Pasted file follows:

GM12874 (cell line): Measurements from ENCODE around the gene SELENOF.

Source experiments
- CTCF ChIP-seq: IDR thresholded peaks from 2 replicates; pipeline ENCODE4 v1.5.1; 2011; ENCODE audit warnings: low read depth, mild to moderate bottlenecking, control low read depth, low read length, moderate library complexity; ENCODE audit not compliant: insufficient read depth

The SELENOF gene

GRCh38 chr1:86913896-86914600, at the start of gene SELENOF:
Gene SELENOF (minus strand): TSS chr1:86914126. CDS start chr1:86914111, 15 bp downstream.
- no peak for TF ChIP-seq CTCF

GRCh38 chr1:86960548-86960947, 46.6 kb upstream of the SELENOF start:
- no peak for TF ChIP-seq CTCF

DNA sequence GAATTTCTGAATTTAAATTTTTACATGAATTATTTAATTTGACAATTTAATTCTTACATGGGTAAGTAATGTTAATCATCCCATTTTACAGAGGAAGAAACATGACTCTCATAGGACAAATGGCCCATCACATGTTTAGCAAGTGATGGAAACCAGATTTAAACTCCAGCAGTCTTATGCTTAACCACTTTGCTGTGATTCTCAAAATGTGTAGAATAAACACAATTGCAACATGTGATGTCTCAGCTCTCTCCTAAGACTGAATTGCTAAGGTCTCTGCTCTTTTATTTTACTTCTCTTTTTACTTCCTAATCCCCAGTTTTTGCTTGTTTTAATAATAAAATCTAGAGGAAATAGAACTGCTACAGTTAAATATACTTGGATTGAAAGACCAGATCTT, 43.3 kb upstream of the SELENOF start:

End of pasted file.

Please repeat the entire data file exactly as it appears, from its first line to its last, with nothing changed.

GM12874 (cell line): Measurements from ENCODE around the gene SELENOF.

Source experiments
- CTCF ChIP-seq: IDR thresholded peaks from 2 replicates; pipeline ENCODE4 v1.5.1; 2011; ENCODE audit warnings: low read depth, mild to moderate bottlenecking, control low read depth, low read length, moderate library complexity; ENCODE audit not compliant: insufficient read depth

The SELENOF gene

GRCh38 chr1:86913896-86914600, at the start of gene SELENOF:
Gene SELENOF (minus strand): TSS chr1:86914126. CDS start chr1:86914111, 15 bp downstream.
- no peak for TF ChIP-seq CTCF

GRCh38 chr1:86960548-86960947, 46.6 kb upstream of the SELENOF start:
- no peak for TF ChIP-seq CTCF

DNA sequence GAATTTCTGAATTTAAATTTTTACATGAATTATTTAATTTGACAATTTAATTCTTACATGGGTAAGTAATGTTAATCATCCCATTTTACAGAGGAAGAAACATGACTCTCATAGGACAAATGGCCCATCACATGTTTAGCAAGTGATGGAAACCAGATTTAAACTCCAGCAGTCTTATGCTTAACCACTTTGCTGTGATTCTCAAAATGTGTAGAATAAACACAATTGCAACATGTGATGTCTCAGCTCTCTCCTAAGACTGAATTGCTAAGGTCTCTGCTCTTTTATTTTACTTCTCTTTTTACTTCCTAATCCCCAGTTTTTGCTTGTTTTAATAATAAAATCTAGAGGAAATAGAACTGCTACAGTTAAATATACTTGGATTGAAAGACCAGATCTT, 43.3 kb upstream of the SELENOF start: